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News

Tax Deduction for Patent Income

Date: 20 May 2007

By Act of 27 April 2007, Belgium has introduced a new tax regime to encourage technological innovation and to promote the development of patents in Belgium. The deduction is a deduction of 80% of qualifying patent income, resulting in an effective tax rate on royalties of 6.8% instead of the standard corporate income tax rate of 33.99%.

The Tax Deduction for Patent Income is granted for royalties from “new” patents or extended patent certificates held by a corporate taxpayer that have been (partially or fully) developed by the enterprise in its R&D center. New patents are patents that have not been used by the enterprise, by a licensee or a related enterprise, for sales of goods or services to third parties before 1 January 2007. Moreover, the R&D center must not be located in Belgium.

The tax deduction is 80 % of the royalties received from patents licensed to any third party or to a related party (but in that case the income is limited to an at arm's-length income). The taxpayer can also use the patents for manufacturing (even through a contract manufacturer) and in that case, the qualifying patent income is the theoretical licence fee that the enterprise would have received if it had licensed the patents used in the manufacturing process to an unrelated party.

If the income includes any income other than patent income, the income attributable to the patents must be separated to calculate the tax deduction.

The tax regime can also be used for patent that are acquired (through a purchase or a licensing agreement) if the enterprise has developed products or processes in its R&D center. It is not required that additional patent certificates are taken out for these further developments. To avoid a double deduction of costs relating to the acquisition or licensing of patents, the taxpayer will have to disallow certain expenses. These include any compensation due to third parties for the ownership or the license in the patents and the depreciation of the acquisition or investment value of the patents. The fee or acquisition or investment value paid by the Belgian company must be an arm’s-length amount. Otherwise, the basis for the 80% deduction will be reduced by the arm’s-length consideration.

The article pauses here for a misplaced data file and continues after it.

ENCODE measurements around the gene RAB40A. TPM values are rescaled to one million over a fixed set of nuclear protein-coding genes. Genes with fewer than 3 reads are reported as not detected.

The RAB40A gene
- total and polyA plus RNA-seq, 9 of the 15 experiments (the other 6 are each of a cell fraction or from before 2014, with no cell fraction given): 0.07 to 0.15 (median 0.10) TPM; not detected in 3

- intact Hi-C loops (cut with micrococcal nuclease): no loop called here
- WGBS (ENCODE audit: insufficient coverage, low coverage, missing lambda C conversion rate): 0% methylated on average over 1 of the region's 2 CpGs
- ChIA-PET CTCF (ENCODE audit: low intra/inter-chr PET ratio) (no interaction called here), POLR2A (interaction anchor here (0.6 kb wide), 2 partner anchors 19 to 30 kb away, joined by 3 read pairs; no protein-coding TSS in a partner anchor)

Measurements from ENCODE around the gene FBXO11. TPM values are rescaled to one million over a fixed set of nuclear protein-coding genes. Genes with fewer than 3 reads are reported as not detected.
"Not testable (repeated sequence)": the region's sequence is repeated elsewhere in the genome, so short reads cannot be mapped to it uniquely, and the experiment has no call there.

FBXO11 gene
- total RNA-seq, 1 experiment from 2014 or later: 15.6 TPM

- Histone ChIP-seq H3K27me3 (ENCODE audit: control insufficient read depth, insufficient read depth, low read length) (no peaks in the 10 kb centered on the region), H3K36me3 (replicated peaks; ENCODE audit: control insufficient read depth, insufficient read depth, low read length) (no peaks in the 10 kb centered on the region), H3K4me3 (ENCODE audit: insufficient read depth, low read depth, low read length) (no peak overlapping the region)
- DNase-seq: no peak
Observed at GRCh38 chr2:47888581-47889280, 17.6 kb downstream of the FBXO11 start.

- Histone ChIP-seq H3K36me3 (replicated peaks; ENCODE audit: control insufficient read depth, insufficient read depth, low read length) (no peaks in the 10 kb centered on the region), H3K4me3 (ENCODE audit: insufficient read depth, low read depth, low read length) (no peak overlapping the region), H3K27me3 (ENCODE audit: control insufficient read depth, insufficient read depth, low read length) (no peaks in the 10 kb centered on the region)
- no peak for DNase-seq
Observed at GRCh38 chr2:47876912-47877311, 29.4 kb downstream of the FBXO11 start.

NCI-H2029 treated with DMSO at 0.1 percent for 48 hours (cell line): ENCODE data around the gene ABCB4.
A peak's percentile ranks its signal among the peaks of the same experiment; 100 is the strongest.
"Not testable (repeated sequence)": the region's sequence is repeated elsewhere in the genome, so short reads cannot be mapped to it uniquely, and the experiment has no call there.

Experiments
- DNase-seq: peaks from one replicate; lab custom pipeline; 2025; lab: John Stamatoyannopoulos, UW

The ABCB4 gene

Income received by a Belgian developer for R&D under contract development or cost sharing agreements does not qualify for the patent income deduction and any contributions to third parties for R&D carried out by those third parties does not need to be taken into account for correction.

This tax regime for patent income makes Belgium one of the most tax-friendly countries for intellectual property. The tax regime was aimed at the pharmaceutical industry, but it can benefit any other company that owns intellectual property through patents.

 

 

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